This study also has notable strengths. The study utilized a population-based design and included sufficient numbers of men, women and white and black participants to examine possible differences in factor structure and factor scale score by race and sex. We used robust, state-of-the-art statistical tools and included a wider array of psychosocial measures than in prior research.

Conclusion

This study found that two latent constructs were identifiable in an exploratory investigation of a large range of psychosocial variables but that only one of these constructs, distress, was validly measured across race–sex subgroups. Therefore, caution is warranted when creating composite measures since it can not be assumed that the constructs are similarly measured in all participants. However, preliminary evidence from this study suggests that distress may be robustly related to prevalent CHD, highlighting the potential importance of latent constructs as predictors of CVD. As a composite measure, it more closely represents the way that many negative psychosocial characteristics occur in nature. Further research is needed to ascertain whether composite indicators of psychosocial distress consistently and accurately predict a range of cardiovascular disease endpoints.

Conflict of Interest Statement

The authors declare that the research was conducted in the absence of any commercial or financial relationships that could be construed as a potential conflict of interest.

Acknowledgments

This work was supported by grants HL084209, AG11101, and ES10902 from the National Institutes of Health. Additional support was provided by the Program in Health Disparities Research and the Applied Clinical Research Program (Drs. Clark and Everson-Rose) at the University of Minnesota. The authors thank all participants in the Chicago Health and Aging Project, Ann Marie Ryan Stewart for community development and oversight of project coordination, Michelle Bos, Flavio Lamorticella, Jennifer Tarpey, and their staff for study coordination and data collection.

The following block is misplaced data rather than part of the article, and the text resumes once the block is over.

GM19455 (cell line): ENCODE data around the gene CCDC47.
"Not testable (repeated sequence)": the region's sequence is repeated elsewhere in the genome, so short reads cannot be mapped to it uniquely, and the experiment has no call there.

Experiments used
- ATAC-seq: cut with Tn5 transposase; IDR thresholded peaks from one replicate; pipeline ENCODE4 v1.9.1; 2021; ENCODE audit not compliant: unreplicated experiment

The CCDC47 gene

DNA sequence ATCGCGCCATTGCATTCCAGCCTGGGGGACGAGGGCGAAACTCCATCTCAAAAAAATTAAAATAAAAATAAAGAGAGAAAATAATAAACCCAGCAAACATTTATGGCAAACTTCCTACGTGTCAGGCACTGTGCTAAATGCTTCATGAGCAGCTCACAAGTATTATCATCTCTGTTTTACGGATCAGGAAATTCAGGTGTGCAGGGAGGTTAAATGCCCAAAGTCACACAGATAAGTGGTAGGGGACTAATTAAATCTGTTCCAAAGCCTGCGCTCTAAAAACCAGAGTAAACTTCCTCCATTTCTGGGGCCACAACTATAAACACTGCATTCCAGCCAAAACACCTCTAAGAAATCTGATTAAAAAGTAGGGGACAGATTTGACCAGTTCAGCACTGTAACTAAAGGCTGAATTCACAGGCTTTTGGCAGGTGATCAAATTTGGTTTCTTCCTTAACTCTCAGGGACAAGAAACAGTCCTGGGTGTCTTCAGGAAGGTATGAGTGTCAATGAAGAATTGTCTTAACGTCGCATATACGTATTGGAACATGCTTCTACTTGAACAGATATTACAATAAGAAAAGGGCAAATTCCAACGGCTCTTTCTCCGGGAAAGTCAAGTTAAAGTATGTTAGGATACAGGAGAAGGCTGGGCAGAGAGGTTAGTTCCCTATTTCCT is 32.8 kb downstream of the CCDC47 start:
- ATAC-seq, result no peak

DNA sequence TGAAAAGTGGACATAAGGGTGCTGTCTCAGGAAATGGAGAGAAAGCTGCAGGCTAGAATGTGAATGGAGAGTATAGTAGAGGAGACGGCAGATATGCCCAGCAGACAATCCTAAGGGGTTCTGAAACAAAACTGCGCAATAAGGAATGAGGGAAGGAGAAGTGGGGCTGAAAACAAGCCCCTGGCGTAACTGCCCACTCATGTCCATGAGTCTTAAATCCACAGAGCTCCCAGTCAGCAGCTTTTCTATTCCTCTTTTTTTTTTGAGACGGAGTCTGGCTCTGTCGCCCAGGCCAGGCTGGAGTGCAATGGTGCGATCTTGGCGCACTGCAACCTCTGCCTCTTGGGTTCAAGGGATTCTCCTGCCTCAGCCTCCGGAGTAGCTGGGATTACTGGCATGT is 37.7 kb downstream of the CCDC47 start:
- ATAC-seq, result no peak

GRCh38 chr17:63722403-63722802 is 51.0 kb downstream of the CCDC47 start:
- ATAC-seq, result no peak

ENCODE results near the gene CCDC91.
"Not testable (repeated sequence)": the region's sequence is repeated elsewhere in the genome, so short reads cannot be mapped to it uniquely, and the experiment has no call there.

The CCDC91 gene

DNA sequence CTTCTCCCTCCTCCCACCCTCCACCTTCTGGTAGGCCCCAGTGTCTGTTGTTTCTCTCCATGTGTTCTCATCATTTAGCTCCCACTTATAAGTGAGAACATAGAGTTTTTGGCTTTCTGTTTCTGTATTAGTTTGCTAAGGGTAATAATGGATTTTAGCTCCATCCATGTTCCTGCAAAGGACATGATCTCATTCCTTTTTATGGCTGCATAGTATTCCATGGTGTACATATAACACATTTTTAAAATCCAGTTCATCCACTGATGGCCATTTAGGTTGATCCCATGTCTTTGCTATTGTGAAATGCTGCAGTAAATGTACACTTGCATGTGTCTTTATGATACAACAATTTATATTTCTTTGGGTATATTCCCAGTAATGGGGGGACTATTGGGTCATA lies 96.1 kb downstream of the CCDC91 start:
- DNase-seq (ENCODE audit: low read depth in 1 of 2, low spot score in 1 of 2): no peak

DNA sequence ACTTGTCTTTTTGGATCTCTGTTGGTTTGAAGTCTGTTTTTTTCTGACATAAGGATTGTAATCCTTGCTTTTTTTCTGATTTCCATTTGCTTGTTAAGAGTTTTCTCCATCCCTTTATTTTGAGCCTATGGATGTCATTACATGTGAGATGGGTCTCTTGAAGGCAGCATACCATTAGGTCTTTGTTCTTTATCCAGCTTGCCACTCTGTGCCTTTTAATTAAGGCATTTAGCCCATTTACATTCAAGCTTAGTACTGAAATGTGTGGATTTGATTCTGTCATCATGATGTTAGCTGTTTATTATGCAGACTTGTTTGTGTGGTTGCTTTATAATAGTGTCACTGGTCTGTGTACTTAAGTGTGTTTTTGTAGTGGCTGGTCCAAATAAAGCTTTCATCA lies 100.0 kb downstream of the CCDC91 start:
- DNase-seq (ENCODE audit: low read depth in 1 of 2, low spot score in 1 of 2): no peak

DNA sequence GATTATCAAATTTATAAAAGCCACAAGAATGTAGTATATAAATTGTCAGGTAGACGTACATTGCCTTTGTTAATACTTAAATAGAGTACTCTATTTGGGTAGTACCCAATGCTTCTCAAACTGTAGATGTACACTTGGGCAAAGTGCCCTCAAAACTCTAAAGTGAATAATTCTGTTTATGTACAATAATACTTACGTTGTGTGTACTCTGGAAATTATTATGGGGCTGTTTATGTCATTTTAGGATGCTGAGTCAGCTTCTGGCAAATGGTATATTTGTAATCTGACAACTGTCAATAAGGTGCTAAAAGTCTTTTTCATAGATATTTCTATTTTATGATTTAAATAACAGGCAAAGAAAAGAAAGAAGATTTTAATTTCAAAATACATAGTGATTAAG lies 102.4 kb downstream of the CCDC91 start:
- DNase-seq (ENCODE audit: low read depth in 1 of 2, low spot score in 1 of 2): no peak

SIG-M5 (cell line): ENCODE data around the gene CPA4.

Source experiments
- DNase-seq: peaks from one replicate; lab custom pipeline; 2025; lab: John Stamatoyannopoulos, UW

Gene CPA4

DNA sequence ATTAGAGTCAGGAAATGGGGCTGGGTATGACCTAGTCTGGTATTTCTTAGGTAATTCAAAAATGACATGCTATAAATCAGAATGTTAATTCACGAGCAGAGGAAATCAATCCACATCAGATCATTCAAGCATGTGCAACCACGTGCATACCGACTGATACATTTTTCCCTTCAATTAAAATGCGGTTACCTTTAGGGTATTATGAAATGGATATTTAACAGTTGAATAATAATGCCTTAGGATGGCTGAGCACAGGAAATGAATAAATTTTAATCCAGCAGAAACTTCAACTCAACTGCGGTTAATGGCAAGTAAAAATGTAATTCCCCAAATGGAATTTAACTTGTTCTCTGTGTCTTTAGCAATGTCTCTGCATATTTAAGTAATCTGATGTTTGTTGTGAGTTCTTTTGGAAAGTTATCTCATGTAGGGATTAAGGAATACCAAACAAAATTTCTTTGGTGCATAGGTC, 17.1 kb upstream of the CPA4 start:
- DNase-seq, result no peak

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Keywords: psychosocial, risk factor, cardiovascular disease, factor analysis, race and sex

Citation: Clark CJ, Henderson KM, de Leon CFM, Guo H, Lunos S, Evans DA and Everson-Rose SA (2012) Latent constructs in psychosocial factors associated with cardiovascular disease: an examination by race and sex. Front. Psychiatry 3:5. doi: 10.3389/fpsyt.2012.00005

Received: 12 August 2011; Accepted: 17 January 2012;
Published online: 02 February 2012.

Edited by:

Katri Räikkönen, University of Helsinki, Finland

Reviewed by:

Chi-Un Pae, The Catholic University of Korea College of Medicine, South Korea
Khemraj Hirani, University of Miami Miller School of Medicine, USA

Copyright: © 2012 Clark, Henderson, de Leon, Guo, Lunos, Evans and Everson-Rose. This is an open-access article distributed under the terms of the Creative Commons Attribution Non Commercial License, which permits non-commercial use, distribution, and reproduction in other forums, provided the original authors and source are credited.

*Correspondence: Susan A. Everson-Rose, Department of Medicine, University of Minnesota, 717 Delaware Street Southeast, Suite 166, Minneapolis, MN 55414, USA. e-mail: saer@umn.edu